30 Books #11: Clay Smith on Louise Erdrich’s LaRose

by Clay Smith | Feb-27-2017

In the 30 Books in 30 Days series leading up to the March 16 announcement of the 2016 National Book Critics Circle award winners, NBCC board members review the thirty finalists. Today, NBCC board member Clay Smith offers an appreciation of fiction finalist Louise Erdrich’s LaRose (Harper).

Louise Erdrich starts her latest novel LaRose with an incident other, less assured novelists might work up to with some throat clearing. On the second page, Landreaux Iron, a father of five, “all of whom he tried to feed and keep decent,” accidentally shoots his neighbor’s five-year-old son, Dusty, on the Native American reservation in rural North Dakota where they live. According to Native American custom as Landreaux sees it, he must give his own young son, LaRose, to the family whose son he has killed, “an old form of justice,” as Erdrich calls it. 

Erdrich has said in an interview that she doesn’t remember exactly when she heard about the actual event that inspired LaRose. “And of course the story was only two lines long: ‘A man killed a boy. The man gave up his son to be raised by the other family,’ ” Erdrich told Kirkus Reviews. “I never thought I’d write about it, but the story stayed with me, and when I did begin to write about it I knew exactly what was going to happen—for the first 20 pages, anyway. After that, I had quite a time figuring out what to do next.”

The novel is so sure-footed and preternaturally confident; Erdrich definitely figured it out along the way. Both families must shuffle through the emotional morass produced by the act of child-sharing (LaRose shuttles between the two homes and the wives of the two families are also half-sisters). Shy, inquisitive LaRose is “a little healer.” He is the fifth generation of LaRoses, who consults his ancestors and marshals profound bravery to right an injustice done to one of his new siblings. Erdrich chooses a few characters to focus on in addition to the members of the two families: drug-dependent Romeo who was abandoned by Landreaux years ago and a war vet named Father Travis, devout but also in love with someone he shouldn’t be in love with.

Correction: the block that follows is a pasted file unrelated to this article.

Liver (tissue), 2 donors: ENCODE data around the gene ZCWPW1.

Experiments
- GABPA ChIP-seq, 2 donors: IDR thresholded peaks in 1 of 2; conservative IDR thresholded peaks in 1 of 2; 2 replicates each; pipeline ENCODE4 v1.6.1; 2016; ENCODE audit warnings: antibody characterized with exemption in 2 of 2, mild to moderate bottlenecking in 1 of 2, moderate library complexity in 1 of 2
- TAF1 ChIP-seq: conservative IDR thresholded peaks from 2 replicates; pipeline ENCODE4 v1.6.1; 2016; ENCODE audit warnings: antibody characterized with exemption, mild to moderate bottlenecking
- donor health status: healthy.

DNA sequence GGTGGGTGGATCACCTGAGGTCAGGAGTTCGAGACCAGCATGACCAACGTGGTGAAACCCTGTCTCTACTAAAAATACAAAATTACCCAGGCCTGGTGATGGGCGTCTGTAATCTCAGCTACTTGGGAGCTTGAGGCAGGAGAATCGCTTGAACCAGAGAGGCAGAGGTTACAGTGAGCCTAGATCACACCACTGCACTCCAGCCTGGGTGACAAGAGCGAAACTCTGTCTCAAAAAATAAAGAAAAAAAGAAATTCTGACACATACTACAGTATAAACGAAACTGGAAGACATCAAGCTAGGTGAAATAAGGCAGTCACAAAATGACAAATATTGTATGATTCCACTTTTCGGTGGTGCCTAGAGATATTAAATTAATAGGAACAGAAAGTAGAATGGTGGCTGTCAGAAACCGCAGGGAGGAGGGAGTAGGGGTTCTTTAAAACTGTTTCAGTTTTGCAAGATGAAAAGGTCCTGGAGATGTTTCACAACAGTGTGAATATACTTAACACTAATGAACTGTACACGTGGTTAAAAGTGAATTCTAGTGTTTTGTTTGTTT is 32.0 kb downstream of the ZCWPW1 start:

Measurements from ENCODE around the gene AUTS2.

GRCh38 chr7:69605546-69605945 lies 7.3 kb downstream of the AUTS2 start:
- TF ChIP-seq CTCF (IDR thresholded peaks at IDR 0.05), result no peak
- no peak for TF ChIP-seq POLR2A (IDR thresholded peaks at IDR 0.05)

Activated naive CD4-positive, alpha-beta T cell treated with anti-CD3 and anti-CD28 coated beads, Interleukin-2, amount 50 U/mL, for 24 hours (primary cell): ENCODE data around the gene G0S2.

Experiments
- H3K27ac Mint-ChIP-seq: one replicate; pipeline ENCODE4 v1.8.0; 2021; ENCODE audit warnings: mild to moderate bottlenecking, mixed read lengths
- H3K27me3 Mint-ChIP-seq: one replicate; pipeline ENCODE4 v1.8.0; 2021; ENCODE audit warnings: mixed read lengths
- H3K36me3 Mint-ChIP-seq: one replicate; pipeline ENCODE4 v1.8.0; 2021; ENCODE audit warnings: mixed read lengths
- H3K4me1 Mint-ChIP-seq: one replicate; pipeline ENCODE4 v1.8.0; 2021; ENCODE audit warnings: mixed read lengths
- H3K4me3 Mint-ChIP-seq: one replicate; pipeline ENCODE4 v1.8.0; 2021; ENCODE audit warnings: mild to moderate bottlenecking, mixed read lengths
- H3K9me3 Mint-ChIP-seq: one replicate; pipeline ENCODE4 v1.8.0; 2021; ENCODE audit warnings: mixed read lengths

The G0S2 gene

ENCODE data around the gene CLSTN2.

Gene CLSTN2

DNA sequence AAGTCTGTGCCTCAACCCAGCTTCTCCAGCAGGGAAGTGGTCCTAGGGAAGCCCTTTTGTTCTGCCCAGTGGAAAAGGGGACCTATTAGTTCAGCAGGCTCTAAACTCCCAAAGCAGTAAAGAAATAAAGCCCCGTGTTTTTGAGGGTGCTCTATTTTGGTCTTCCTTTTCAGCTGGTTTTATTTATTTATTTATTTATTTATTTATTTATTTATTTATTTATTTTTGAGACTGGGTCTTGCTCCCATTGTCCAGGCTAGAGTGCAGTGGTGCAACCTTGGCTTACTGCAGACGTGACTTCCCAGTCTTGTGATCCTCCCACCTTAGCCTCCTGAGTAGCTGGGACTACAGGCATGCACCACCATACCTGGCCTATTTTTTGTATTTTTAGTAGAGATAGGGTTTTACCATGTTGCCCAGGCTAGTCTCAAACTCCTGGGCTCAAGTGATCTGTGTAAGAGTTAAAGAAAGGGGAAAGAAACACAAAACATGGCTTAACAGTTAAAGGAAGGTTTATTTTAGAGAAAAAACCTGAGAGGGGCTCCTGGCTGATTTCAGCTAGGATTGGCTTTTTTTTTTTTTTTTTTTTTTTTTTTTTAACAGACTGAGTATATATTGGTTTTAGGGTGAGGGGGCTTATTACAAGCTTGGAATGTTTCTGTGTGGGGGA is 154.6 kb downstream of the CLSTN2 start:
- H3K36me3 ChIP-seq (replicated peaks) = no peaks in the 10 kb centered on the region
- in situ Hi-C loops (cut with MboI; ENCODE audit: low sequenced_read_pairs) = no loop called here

LaRose is an arresting, discerning, nimble novel. It takes the entirety of Native American time into its grasp, shifting like LaRose does between his two homes, but from the beginning of time to the novel’s more contemporary setting. Erdrich makes this vast movement without artifice or fakery. A child is fatally shot; a child is given in return. LaRose is thus about the “phosphorous of grief,” Erdrich’s lovely phrase, but it is about so much more: the fact that men so rarely get the emotions they need from one another, and the fact that Native American lives are still circumscribed by fates determined for them so long after their culture was slaughtered. But within that grinding destiny, Erdrich is saying, there is room for love and forgiveness, with your ancestors whispering to you all the while. 

Clay Smith is the editor-in-chief of Kirkus Reviews, the literary director of the San Antonio Book Festival and the former literary director of the Texas Book festival.





About the Critical Mass Blog

Commentary on literary criticism, publishing, writing, and all things NBCC related. It's written by independent members of the NBCC Board of Directors (see list of bloggers below).

Subscribe

SIGN UP FOR CRITICAL NOTES





Categories & Archives

Become a Friend of the NBCC

NBCC Awards

Award Winners for 2016

See all award winners

Find out how to submit

Read how we select

Frequently Asked Questions


Videos and Podcasts

NBCC 2016 Awards Ceremony

NBCC 2015 Awards Ceremony

NBCC 2015 Finalists Reading

NBCC 2014 Awards Ceremony

NBCC 2013 Awards Ceremony

NBCC 2013 Finalists Reading

Video: New Literary Journals

Video: The VIDA Count and Gender Bias in Book Reviewing

Podcast: What Is Criticism? NBCC Winners and Finalists at AWP

All videos and podcasts.